When online poker became a reality, it was only ever a matter of time before some programmers saw the potential to make some passive income.
We have always been taught that NL Hold’em and Pot Limit Omaha are not completely solvable because of the almost infinite decision tree. The GTO solvers we see today are proof that while a final strategy is not achievable, the silicon beast can get pretty damn close.
Spotting the IntrudersBots by their very nature play to a formula. This is the key to working out who they are and how to exploit them.
Expert level players have become extremely proficient at spotting these interlopers. While the rest of us mere mortals might think it almost impossible to work out what’s going on, there are now several strategies that are easily usable to spot a bot.
If you suspect a particular account, the simplest starting point is to observe the tables throughout your waking hours and check the suspected player. An account that is playing single block nine hour sessions is a candidate for suspicion, but so is one that plays in spurts at all times of the day, particularly if the session times cross into what would normally be sleeping hours.
Out of character stats are a major tell-tale. If you have several high-volume players in your player pool that all have the exact same stat that is wide of the norm, there is a good chance that further investigation might throw something else up.
This is typical of bot rings using the same program where the perpetrator has made accounts in friend’s names to maximise their profit.
Bet sizing is another area to keep an eye on. While many players will use preset buttons on the client or hotkeys from an application such as PartyCaption, they will periodically make an adjustment such as when going to max value.
Bots don’t tend to do this. They might have a few different bet sizes programmed in, but they will never move beyond this strategy. This reveal is at its strongest when the bet sizes are not the usual round numbers offered by the client.
Timing tells is the final check. We’ve all heard to keep an eye on what a particular opponents timing tells mean, but with a bot there is usually the exact same delay before clicking their decision.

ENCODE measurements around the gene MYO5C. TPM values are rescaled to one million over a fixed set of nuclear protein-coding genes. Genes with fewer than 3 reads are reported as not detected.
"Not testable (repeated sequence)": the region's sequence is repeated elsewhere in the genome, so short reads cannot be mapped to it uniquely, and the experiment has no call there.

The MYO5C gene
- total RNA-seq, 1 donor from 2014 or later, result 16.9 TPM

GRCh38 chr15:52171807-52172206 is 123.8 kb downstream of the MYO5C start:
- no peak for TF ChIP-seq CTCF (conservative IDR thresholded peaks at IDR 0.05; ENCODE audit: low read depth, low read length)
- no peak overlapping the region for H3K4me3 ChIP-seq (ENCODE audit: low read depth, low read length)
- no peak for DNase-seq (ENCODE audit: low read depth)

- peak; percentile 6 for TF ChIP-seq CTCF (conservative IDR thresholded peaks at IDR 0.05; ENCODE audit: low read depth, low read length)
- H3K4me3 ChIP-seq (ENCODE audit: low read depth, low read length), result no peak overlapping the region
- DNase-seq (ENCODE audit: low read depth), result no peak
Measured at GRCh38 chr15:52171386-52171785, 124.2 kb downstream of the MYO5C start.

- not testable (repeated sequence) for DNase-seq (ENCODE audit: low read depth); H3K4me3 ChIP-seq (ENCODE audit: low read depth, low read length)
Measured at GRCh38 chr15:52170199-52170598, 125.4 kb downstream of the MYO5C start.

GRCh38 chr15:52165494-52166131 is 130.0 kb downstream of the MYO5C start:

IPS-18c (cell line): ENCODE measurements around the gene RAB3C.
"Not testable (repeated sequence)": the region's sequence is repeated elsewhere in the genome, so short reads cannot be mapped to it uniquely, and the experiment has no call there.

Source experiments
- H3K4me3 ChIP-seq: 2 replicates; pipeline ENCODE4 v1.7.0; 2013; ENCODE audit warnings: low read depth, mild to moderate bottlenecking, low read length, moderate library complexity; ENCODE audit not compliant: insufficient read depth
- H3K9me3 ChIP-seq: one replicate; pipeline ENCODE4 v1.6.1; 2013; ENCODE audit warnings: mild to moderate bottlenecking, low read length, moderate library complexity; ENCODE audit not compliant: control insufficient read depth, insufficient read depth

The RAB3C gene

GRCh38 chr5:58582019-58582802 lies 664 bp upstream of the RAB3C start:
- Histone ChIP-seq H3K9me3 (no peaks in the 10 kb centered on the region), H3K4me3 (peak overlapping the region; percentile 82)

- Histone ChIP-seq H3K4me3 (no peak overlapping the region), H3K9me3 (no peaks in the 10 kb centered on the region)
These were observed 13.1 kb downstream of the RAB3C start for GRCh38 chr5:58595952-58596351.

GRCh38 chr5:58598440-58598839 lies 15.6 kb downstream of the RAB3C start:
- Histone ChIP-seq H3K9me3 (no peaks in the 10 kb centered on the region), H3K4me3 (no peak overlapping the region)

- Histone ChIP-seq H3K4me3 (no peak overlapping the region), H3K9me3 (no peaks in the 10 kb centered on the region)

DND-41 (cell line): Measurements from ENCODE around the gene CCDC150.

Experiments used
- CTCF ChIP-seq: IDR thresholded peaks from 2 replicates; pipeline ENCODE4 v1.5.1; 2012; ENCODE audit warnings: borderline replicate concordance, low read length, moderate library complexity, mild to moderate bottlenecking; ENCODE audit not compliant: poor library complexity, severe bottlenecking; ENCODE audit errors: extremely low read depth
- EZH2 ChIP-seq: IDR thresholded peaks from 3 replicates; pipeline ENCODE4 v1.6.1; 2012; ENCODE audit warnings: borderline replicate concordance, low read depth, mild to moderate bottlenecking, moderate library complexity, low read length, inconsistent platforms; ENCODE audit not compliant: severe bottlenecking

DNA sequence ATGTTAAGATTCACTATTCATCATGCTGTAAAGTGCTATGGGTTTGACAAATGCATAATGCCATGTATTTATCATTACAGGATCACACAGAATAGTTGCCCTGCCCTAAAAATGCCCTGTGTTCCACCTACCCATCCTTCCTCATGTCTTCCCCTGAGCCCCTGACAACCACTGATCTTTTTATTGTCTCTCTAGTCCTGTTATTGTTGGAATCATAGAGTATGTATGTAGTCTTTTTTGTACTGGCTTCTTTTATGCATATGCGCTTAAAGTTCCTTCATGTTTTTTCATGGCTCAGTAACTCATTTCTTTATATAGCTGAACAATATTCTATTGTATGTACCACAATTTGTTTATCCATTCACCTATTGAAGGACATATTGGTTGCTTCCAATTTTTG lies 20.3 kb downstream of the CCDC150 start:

Exploiting BotsMost of us wouldn’t know where to start when programming a bot to play poker. For a skilled programmer, though, it’s a straightforward process. The difficulty lies in covering all parts of the strategy, and this is an arduous task.
A lot of the programmers will stick with a basic strategy that is either easily exploited or just plain unbalanced.
For example, many players don’t have the stones to 5 bet bluff or just see it as preferable to fold and avoid the variance. For this reason many bots are known to have high 4 bet stats, but they also won’t call off wide. This is a highly profitable opportunity where you might even be able to exploit the bot by min five-betting.
You can even widen your three-bet range planning to five-bet wider than is normal.
Most bots also don’t adjust well to bet sizing, they only see the action and react the same no matter what the risk/reward is. If you are convinced you have identified a bot you should experiment with bluffing with smaller sizes.
If your success rate is the same then you have almost certain conformation your fears were correct and you can start to milk the unethical account holder.
You will also see a bot always make the same action against you in a particular spot. If it has access to many hands you played in a database it will see the exploit right away and automatically go after you.
This is a great opportunity if you can work out how it reacts to your next move. Maybe you are being aggressively raised on many turns or rivers because you correctly fold given the population tendencies. Once you start three-betting them with hands slightly weaker than you would normally go with see what happens. If you find the bot backs down every time then you have a profitable exploit.